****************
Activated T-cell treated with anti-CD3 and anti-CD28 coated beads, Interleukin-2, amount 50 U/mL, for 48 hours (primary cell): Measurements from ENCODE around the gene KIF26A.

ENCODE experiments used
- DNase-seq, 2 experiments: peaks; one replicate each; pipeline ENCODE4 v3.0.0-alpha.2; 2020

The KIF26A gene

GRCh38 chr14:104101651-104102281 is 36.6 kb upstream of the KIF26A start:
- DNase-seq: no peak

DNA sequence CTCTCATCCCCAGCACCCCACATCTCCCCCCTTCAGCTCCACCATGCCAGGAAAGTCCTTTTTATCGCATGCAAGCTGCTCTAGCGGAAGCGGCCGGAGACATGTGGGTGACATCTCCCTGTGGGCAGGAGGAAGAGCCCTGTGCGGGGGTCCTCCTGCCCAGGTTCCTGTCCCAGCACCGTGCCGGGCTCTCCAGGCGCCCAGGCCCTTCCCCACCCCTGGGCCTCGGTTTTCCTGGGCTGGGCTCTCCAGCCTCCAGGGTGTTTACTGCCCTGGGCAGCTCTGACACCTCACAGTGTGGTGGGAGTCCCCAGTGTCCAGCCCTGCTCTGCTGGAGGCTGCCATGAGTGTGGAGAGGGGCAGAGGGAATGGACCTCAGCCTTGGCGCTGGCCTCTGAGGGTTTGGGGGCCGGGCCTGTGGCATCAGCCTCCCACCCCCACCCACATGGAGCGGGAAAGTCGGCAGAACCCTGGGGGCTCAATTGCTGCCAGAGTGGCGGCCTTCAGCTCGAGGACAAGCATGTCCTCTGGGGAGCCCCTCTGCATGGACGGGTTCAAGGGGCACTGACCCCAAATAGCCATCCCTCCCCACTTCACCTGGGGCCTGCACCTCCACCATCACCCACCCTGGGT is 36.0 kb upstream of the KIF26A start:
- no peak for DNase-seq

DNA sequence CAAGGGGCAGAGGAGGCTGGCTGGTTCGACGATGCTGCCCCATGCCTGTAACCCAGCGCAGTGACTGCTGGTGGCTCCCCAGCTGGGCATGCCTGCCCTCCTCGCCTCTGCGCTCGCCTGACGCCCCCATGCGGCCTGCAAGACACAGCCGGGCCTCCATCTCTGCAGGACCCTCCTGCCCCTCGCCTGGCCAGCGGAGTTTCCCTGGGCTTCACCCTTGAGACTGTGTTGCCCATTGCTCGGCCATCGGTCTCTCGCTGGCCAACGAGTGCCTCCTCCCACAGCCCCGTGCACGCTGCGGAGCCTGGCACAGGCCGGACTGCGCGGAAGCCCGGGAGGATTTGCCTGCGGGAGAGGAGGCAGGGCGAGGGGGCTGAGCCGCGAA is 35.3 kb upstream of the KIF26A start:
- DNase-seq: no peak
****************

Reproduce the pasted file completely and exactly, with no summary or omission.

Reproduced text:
Activated T-cell treated with anti-CD3 and anti-CD28 coated beads, Interleukin-2, amount 50 U/mL, for 48 hours (primary cell): Measurements from ENCODE around the gene KIF26A.

ENCODE experiments used
- DNase-seq, 2 experiments: peaks; one replicate each; pipeline ENCODE4 v3.0.0-alpha.2; 2020

The KIF26A gene

GRCh38 chr14:104101651-104102281 is 36.6 kb upstream of the KIF26A start:
- DNase-seq: no peak

DNA sequence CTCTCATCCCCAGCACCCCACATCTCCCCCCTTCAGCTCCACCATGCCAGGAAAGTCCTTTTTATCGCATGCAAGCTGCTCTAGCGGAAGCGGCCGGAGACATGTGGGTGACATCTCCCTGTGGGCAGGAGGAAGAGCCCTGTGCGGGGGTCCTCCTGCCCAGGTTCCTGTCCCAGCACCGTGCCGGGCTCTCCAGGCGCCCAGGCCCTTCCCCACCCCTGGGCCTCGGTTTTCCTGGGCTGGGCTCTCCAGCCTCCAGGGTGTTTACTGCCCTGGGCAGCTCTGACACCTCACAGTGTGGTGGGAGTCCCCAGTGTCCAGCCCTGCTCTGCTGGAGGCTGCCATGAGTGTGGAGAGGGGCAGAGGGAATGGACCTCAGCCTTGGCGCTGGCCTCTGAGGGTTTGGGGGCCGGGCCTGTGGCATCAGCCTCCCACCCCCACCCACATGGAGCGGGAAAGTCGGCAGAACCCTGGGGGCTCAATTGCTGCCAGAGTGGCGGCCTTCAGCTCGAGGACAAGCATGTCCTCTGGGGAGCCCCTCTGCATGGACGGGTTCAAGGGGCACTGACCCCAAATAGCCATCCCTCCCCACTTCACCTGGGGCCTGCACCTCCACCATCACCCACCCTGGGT is 36.0 kb upstream of the KIF26A start:
- no peak for DNase-seq

DNA sequence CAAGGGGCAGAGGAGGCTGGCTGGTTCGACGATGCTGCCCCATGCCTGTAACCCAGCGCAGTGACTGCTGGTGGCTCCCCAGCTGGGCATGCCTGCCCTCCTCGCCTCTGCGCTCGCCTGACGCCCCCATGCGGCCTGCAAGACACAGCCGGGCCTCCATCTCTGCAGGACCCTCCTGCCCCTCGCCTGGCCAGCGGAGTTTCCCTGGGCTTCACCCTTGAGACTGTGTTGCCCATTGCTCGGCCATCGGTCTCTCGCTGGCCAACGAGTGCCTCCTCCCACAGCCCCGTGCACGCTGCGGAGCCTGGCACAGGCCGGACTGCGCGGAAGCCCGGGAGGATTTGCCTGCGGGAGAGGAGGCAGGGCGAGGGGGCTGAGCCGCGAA is 35.3 kb upstream of the KIF26A start:
- DNase-seq: no peak